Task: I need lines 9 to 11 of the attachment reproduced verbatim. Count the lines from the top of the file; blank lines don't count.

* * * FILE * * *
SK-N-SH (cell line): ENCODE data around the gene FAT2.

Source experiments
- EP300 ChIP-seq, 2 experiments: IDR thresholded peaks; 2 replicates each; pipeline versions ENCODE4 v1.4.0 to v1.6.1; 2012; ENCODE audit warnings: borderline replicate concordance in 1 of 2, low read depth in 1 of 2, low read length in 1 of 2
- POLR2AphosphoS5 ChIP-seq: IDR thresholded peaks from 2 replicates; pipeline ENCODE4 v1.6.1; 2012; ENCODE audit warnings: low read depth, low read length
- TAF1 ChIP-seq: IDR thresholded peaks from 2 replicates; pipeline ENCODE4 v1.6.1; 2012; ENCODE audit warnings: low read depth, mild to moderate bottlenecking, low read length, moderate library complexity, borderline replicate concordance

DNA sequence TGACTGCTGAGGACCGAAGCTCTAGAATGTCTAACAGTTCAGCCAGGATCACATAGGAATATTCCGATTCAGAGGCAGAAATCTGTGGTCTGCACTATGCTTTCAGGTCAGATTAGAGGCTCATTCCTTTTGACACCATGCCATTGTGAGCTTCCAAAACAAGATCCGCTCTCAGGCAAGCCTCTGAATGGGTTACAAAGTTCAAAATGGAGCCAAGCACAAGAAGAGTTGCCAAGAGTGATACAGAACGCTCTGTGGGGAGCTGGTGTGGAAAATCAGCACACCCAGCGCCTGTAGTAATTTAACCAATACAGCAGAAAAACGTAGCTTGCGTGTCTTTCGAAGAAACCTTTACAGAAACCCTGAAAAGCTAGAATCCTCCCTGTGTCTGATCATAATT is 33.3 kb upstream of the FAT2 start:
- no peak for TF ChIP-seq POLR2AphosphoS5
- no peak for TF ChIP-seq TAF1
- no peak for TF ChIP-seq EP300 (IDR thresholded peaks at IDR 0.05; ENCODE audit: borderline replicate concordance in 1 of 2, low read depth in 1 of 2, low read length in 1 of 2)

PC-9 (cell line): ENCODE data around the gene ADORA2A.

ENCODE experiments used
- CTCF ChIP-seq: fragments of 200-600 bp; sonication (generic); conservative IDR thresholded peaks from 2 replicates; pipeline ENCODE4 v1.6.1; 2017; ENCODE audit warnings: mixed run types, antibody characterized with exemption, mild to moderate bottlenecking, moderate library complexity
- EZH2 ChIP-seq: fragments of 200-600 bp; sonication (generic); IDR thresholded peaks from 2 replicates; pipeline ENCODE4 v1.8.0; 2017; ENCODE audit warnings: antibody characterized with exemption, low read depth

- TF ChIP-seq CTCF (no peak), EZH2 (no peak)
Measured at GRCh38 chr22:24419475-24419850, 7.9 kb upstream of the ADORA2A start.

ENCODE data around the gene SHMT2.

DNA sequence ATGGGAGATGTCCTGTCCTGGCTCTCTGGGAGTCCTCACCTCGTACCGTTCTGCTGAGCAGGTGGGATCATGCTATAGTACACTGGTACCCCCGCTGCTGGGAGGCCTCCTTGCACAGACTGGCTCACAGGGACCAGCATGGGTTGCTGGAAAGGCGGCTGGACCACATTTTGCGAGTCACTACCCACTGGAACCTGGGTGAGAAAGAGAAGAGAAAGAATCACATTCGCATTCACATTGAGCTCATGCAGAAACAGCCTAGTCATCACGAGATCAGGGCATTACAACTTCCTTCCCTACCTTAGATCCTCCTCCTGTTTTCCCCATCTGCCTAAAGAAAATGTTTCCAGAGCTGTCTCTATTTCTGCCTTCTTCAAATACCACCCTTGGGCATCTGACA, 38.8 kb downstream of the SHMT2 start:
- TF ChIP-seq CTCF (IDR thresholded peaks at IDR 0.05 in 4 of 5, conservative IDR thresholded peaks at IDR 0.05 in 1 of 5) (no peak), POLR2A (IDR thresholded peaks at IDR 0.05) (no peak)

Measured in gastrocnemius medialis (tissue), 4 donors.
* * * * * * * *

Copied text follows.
- no peak for TF ChIP-seq EP300 (IDR thresholded peaks at IDR 0.05; ENCODE audit: borderline replicate concordance in 1 of 2, low read depth in 1 of 2, low read length in 1 of 2)

PC-9 (cell line): ENCODE data around the gene ADORA2A.

ENCODE experiments used